2.6. RT-qPCR

The purified RNA was generated into cDNA using an oligo-dT primer and SuperScript II reverse transcriptase (ERT12925K; Lucigen). The level of specific mRNA was analyzed using specific primer pairs (listed in Supplementary Table 4). Samples were mixed with 2X qPCRBIO SyGreen Blue Mix HI-ROX (PB20.16-01, PCR Biosystems) and analyzed on the StepOnePlus real-time PCR system. Quantitative polymerase chain reaction (qPCR) was carried out under the following conditions: an initial denaturation step at 95°C for 3 min, 40 cycles of denaturation at 95°C for 30 s, and annealing/extension at 60°C for 30 s. The Gapdh gene was used as an internal control. Normalized mRNA levels were quantified using the 2––ΔΔCt method.

2.7. RNA sequencing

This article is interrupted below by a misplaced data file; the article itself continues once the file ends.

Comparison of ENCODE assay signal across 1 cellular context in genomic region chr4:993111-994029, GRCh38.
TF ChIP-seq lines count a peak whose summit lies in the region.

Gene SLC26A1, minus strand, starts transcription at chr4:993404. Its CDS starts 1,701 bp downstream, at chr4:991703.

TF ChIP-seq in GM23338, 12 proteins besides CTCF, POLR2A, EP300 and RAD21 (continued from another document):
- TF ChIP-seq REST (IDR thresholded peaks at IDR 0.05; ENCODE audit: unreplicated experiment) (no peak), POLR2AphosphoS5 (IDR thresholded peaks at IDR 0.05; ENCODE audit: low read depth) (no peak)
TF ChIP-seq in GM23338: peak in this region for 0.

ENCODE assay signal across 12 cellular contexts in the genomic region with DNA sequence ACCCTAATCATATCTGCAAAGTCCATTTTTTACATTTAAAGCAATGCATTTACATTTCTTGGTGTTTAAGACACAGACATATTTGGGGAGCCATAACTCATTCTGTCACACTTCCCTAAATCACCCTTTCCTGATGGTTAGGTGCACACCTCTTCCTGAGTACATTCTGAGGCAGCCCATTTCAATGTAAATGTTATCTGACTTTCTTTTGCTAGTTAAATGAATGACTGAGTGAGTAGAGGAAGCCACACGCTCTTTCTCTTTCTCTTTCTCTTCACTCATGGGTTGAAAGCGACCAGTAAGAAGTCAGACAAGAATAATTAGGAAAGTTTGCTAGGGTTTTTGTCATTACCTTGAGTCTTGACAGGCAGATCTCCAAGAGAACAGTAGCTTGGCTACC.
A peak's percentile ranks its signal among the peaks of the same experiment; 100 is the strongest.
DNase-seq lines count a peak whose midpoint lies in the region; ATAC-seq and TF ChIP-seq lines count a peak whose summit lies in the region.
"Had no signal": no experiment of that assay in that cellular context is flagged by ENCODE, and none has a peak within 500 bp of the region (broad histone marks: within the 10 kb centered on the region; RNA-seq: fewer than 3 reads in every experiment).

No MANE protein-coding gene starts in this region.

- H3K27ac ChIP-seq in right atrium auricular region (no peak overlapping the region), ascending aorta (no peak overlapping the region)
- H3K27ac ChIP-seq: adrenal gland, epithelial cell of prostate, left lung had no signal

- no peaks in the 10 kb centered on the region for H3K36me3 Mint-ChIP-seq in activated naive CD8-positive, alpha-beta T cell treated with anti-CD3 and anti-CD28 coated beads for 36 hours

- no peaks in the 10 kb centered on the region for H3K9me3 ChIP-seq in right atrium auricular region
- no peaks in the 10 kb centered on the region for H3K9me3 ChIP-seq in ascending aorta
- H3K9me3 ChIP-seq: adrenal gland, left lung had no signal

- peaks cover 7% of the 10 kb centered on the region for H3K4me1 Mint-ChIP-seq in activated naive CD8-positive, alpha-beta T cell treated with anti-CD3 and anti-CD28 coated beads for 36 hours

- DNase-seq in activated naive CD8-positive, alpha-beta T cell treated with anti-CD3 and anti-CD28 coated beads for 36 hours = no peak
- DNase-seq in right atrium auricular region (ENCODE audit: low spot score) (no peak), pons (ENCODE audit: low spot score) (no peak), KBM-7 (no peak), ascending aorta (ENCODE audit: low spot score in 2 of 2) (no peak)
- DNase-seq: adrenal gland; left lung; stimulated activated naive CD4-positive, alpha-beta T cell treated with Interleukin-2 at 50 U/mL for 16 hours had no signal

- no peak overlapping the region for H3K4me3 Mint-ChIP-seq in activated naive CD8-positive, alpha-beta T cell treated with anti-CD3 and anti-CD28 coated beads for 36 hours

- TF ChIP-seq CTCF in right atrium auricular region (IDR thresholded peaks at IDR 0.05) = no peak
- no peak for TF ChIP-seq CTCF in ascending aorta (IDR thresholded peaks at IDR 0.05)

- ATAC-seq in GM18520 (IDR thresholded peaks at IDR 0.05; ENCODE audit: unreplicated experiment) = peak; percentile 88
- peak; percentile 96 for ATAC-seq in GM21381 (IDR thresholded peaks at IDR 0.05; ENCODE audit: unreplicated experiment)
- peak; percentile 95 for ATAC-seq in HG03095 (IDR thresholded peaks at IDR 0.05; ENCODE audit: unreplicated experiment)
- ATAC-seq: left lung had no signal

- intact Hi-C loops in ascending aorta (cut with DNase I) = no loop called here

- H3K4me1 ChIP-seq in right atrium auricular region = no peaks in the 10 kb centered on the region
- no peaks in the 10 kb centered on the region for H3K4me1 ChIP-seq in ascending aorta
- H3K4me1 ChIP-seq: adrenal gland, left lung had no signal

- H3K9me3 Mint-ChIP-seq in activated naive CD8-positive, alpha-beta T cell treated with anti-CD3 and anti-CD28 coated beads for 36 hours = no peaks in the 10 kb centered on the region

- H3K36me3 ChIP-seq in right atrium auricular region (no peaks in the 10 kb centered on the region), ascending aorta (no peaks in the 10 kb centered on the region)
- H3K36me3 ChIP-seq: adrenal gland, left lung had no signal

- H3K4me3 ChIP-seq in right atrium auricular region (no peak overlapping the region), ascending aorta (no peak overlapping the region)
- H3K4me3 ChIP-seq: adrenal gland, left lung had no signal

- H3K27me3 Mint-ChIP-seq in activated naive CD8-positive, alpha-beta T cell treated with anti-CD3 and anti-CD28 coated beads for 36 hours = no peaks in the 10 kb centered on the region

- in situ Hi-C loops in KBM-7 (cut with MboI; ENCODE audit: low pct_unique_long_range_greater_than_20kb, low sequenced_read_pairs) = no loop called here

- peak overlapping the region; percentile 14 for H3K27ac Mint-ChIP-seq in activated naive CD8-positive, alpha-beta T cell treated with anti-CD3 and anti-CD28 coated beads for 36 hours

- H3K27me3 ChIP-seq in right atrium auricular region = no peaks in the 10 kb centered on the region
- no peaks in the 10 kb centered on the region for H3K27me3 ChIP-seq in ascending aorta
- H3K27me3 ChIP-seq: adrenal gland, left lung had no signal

The purified RNA samples were treated with DNase I to remove DNA contamination before subjecting for library preparation. The RNA quality was tested using the Agilent 2100 Bioanalyzer (Agilent Technologies, Inc., Santa Clara, CA, USA). Samples with an RNA integrity number (RIN) greater than 6.6 were subjected to RNA sequencing library preparation. For samples with total RNA < 10 ng, the RNA sequencing libraries were prepared using the Switching Mechanism At the 5′ end of RNA Template (SMART)-Seq Stranded Kit (Takara Bio USA, Inc., San Jose, CA, USA), which incorporated SMART cDNA synthesis technology and preserved the strand orientation of the original RNA. For samples with total RNA > 100 ng, the RNA sequencing libraries were prepared using Illumina TruSeq Stranded mRNA Sample Preparation Kit (Illumina Inc., USA) which produced directional RNA-seq libraries. The RNA libraries were quantified by qPCR, and the quality was assessed with the 2100 Bioanalyzer HS DNA Kit. The RNA libraries were sequenced on a NextSeq550 (Illumina, Inc., San Diego, CA, USA) by paired-end sequencing with a 75-bp read length to a minimum depth of 30–70 million reads. The low quality of bases (<Q20), the first 12 bases, and adapters were trimmed from the dataset. The reads were mapped to Genome Reference Consortium Mouse Build 38 (GRCm38/mm10) and run RNA-seq analysis by CLC Genomics Workbench (QIAGEN, Germany). Expression levels were measured in transcripts per million (TPM), and the expression level for a gene was calculated as the sum of the TPM values of its isoforms.